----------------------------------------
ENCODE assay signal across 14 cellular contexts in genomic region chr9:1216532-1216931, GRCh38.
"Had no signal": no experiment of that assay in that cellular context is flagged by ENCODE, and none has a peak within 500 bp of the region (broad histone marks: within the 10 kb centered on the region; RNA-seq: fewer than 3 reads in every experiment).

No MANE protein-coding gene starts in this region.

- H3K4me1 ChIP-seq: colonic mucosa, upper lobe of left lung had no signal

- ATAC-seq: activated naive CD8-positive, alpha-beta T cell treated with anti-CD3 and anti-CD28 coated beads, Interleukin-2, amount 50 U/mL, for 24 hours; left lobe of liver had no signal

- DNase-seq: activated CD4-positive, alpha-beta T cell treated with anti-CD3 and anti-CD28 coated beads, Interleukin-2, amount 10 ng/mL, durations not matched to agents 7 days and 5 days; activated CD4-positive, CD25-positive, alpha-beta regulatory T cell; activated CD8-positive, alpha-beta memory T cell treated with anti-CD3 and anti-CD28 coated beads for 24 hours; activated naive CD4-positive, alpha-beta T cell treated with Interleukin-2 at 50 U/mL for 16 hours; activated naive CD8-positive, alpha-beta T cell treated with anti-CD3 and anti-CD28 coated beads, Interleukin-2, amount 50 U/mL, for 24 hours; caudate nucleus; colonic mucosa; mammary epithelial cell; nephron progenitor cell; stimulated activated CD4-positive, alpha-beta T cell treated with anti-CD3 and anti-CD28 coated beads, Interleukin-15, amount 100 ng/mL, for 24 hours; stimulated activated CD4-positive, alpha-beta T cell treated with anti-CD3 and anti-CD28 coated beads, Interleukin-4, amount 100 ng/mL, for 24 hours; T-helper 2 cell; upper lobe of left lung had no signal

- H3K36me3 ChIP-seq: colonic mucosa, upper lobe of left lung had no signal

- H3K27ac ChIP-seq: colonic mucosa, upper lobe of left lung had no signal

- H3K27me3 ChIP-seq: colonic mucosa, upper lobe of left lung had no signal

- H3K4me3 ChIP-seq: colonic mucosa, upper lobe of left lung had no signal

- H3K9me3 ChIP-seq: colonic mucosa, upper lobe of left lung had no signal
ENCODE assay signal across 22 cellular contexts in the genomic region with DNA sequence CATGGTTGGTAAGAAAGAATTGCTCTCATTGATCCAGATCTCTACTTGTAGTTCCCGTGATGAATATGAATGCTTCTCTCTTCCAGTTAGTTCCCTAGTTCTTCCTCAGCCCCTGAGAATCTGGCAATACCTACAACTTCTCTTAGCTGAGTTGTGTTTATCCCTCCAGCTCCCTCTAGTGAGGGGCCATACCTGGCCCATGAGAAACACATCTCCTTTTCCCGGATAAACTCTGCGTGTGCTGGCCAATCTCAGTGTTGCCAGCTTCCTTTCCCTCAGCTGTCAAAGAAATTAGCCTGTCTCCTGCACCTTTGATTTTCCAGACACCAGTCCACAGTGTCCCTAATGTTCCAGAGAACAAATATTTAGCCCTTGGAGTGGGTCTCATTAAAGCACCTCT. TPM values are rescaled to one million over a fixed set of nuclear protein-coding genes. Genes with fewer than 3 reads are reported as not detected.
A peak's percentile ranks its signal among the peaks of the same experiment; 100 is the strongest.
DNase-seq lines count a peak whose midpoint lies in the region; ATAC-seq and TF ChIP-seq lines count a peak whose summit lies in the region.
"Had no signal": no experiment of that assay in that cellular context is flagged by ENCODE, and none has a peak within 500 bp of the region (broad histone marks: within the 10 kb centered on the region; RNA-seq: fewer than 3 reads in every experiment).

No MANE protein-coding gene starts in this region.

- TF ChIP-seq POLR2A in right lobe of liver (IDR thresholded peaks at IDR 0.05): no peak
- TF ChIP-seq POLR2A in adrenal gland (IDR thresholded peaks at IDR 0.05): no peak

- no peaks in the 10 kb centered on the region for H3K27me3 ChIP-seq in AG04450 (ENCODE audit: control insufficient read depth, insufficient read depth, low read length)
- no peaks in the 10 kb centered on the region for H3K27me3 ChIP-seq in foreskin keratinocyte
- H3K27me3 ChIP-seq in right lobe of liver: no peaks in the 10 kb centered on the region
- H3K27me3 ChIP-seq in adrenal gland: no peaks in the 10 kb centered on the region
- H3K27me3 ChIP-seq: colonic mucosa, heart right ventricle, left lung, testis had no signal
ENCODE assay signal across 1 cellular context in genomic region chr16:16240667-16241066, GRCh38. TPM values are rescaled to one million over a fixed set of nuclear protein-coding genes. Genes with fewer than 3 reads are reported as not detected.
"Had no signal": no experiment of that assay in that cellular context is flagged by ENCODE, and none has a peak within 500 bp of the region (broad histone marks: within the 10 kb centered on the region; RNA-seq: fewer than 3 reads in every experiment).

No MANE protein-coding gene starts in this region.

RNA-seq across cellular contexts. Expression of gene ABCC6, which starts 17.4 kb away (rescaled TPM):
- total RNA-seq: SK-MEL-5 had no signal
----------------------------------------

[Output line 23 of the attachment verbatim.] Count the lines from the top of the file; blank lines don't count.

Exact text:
- H3K27me3 ChIP-seq: colonic mucosa, heart right ventricle, left lung, testis had no signal